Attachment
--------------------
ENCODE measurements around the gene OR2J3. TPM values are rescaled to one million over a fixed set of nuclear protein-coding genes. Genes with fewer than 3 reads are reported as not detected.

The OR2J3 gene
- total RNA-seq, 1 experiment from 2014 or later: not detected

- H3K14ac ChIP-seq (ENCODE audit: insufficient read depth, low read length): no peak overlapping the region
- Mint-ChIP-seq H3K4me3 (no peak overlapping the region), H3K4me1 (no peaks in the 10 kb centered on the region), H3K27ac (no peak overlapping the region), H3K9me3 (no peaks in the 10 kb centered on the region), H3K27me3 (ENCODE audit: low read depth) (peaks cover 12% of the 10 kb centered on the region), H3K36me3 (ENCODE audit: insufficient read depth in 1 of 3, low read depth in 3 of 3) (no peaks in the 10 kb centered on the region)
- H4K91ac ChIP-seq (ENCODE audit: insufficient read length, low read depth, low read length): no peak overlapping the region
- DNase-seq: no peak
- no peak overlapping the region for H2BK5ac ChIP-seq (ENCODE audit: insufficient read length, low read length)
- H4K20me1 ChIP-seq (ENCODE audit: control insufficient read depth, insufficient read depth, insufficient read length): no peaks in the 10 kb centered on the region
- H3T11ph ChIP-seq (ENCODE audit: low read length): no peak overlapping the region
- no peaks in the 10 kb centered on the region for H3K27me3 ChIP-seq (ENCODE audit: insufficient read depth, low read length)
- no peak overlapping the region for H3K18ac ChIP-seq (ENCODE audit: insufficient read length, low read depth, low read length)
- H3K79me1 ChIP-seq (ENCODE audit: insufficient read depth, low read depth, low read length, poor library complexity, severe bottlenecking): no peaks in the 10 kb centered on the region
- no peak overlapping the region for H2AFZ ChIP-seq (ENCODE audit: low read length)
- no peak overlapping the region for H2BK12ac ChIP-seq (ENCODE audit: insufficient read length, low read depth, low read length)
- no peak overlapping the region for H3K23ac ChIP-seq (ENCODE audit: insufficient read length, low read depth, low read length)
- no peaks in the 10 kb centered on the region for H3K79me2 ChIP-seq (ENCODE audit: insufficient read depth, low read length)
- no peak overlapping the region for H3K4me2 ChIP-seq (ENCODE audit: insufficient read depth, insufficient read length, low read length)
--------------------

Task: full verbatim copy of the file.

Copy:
ENCODE measurements around the gene OR2J3. TPM values are rescaled to one million over a fixed set of nuclear protein-coding genes. Genes with fewer than 3 reads are reported as not detected.

The OR2J3 gene
- total RNA-seq, 1 experiment from 2014 or later: not detected

- H3K14ac ChIP-seq (ENCODE audit: insufficient read depth, low read length): no peak overlapping the region
- Mint-ChIP-seq H3K4me3 (no peak overlapping the region), H3K4me1 (no peaks in the 10 kb centered on the region), H3K27ac (no peak overlapping the region), H3K9me3 (no peaks in the 10 kb centered on the region), H3K27me3 (ENCODE audit: low read depth) (peaks cover 12% of the 10 kb centered on the region), H3K36me3 (ENCODE audit: insufficient read depth in 1 of 3, low read depth in 3 of 3) (no peaks in the 10 kb centered on the region)
- H4K91ac ChIP-seq (ENCODE audit: insufficient read length, low read depth, low read length): no peak overlapping the region
- DNase-seq: no peak
- no peak overlapping the region for H2BK5ac ChIP-seq (ENCODE audit: insufficient read length, low read length)
- H4K20me1 ChIP-seq (ENCODE audit: control insufficient read depth, insufficient read depth, insufficient read length): no peaks in the 10 kb centered on the region
- H3T11ph ChIP-seq (ENCODE audit: low read length): no peak overlapping the region
- no peaks in the 10 kb centered on the region for H3K27me3 ChIP-seq (ENCODE audit: insufficient read depth, low read length)
- no peak overlapping the region for H3K18ac ChIP-seq (ENCODE audit: insufficient read length, low read depth, low read length)
- H3K79me1 ChIP-seq (ENCODE audit: insufficient read depth, low read depth, low read length, poor library complexity, severe bottlenecking): no peaks in the 10 kb centered on the region
- no peak overlapping the region for H2AFZ ChIP-seq (ENCODE audit: low read length)
- no peak overlapping the region for H2BK12ac ChIP-seq (ENCODE audit: insufficient read length, low read depth, low read length)
- no peak overlapping the region for H3K23ac ChIP-seq (ENCODE audit: insufficient read length, low read depth, low read length)
- no peaks in the 10 kb centered on the region for H3K79me2 ChIP-seq (ENCODE audit: insufficient read depth, low read length)
- no peak overlapping the region for H3K4me2 ChIP-seq (ENCODE audit: insufficient read depth, insufficient read length, low read length)